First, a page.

I am a person like anyone else. I am a lawyer, a National Public Accountant and an adult education teacher in a humble neighborhood of Buenos Aires, but I have a different story. My right to life was questioned, and the continuation of my life depended on the strength and tenacity of a 14-year-old girl in order that I may now tell you my story. Today in Argentina this challenging of lives is being repeated again. This time, for all unborn children through 14 weeks, and for children conceived in rape right up until birth.
People like me today are considered disposable. What was my fault so that my right to life is questioned? I did not steal, I did not kill and yet I was about to be killed in utero just for having been gestated out of the rape of a poor girl.
My biological mother, Teresa delMilagro, lived in the Itatí de Bernal emergency village in the Province of Buenos Aires, Argentina in a context of absolute poverty, violence and alcoholism. She was raped and abused by her stepfather and from that terrible situation she became pregnant with me at 14 years old.
My biological grandmother, complicit in this situation, did the impossible for my biological mother to abort me. I believe that if RU486 — the abortion pill — had existed at the time, today I am not here telling this story. However, despite my maternal grandmother’s actions, pregnancy continued and one day, my biological grandmother offered me — before I had yet been born — to a woman in the neighborhood who always helped the most needy. For my biological grandmother, I was an abomination, but not for my biological mother. For her, I was the only person in the world whom she really loved.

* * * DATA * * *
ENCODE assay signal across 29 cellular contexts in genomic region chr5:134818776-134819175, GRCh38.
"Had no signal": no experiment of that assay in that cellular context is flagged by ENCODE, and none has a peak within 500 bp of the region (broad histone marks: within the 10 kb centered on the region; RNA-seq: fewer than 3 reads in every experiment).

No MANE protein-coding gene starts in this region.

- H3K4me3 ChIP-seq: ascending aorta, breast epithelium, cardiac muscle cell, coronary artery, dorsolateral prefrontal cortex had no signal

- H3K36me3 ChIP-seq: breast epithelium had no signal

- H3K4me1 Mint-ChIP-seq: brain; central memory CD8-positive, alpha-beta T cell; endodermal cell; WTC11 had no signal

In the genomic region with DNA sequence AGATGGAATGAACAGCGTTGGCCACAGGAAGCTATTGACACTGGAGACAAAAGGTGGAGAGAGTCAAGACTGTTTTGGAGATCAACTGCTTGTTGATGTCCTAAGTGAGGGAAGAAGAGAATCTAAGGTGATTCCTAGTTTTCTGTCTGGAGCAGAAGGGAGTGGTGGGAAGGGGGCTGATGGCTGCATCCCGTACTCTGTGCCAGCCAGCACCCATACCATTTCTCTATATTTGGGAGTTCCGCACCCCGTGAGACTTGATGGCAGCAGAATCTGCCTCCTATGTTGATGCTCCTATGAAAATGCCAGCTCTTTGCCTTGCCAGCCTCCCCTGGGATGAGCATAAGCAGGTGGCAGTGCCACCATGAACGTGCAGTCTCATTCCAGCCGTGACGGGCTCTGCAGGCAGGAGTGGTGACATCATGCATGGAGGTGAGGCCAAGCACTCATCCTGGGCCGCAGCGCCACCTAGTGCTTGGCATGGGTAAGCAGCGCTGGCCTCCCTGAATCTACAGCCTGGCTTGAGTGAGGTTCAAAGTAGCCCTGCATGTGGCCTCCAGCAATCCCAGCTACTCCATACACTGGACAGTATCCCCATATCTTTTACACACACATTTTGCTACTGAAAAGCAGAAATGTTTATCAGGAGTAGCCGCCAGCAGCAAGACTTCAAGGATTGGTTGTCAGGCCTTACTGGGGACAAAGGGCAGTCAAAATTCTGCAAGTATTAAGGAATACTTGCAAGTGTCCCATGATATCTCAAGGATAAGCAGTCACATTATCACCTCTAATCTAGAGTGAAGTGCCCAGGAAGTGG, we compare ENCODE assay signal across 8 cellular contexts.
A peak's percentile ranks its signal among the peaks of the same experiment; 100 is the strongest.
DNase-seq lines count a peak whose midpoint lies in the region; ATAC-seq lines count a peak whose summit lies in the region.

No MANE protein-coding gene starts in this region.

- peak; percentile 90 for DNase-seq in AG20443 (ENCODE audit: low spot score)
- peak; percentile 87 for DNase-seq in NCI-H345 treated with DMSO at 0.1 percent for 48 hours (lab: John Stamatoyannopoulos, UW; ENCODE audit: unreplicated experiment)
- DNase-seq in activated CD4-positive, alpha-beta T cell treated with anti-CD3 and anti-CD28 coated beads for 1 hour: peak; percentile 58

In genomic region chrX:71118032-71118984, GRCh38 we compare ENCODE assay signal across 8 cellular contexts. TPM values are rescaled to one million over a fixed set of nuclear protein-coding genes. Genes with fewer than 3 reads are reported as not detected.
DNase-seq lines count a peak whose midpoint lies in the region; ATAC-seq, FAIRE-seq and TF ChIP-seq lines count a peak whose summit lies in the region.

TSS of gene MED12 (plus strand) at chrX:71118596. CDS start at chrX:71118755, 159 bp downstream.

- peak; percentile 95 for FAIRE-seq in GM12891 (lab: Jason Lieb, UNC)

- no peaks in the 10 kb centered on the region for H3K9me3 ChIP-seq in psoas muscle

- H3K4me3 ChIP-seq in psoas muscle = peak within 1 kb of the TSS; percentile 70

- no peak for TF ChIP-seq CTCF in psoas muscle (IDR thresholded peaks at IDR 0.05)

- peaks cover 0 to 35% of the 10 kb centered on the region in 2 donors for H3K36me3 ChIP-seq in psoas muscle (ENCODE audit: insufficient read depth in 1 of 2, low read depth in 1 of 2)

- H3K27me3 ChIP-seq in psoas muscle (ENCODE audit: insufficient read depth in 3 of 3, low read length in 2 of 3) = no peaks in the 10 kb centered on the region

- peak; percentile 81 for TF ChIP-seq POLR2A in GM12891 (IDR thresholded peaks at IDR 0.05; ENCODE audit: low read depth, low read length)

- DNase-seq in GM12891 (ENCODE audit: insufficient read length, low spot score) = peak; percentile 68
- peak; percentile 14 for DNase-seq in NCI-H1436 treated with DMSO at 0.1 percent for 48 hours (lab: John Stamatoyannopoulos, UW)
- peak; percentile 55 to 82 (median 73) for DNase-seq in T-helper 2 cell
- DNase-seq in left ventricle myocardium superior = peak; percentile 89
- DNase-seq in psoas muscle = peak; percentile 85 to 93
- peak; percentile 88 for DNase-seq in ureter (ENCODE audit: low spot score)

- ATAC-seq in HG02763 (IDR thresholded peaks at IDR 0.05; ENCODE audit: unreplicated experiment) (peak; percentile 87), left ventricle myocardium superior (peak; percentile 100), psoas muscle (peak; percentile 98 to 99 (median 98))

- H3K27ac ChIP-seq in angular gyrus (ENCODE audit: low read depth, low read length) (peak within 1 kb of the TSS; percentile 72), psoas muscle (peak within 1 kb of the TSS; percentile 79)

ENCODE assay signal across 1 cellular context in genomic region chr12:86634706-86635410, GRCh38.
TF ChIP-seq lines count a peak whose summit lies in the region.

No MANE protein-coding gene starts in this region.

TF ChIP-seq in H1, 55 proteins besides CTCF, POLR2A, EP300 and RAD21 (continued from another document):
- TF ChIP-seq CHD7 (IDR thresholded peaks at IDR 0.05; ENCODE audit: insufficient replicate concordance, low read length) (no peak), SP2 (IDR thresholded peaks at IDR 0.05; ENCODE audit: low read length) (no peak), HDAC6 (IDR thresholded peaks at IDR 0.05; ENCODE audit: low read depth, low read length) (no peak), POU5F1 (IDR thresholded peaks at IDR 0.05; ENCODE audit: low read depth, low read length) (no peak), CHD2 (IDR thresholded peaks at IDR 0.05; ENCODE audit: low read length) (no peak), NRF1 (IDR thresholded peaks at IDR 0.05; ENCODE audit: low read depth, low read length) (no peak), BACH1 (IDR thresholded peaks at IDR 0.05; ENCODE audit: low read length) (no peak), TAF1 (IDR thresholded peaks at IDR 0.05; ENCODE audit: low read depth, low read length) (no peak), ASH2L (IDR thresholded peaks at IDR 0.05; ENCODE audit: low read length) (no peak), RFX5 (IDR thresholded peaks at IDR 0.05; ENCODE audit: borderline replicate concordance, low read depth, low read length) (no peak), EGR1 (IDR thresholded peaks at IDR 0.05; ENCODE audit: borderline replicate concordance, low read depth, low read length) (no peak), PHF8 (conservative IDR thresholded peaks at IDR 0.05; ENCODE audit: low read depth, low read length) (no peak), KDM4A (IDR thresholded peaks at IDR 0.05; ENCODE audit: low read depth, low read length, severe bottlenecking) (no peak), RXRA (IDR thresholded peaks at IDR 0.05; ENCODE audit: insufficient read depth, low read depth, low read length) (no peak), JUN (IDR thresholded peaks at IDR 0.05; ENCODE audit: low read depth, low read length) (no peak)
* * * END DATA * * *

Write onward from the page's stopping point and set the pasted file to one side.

That is how 22 days after I was born I was handed over to that neighbor, who was my adoptive mother, or as we say, “heart mom,” Alicia. She lived with her husband Franklin and 21-year-old son Fran. I arrived at my new home in a deplorable state with smokey, dirty clothing, hunger and third degree burns on my genitals.
My arrival in the neighborhood was a revolution. That day, all the neighbors joined in looking for clothes, milk and a cradle. My new mom immediately bathed me and I, who still did not even open my eyes, sighed with relief, as I must have felt the sense that I’d been saved.
The next day my heart mom started the adoption proceedings and, as required, a corresponding police report.
If I had to describe the relationship with my adoptive parents, the two words that would summarize our life together today would be infinite love. When I arrived into their lives, my mother was 54 years old and my father was 49. Even though they were older, they loved me deeply and shaped me into the woman I am today, with both defects and virtues, but always with the same values, impressing upon me the importance of helping the most defenseless and a profound respect for life.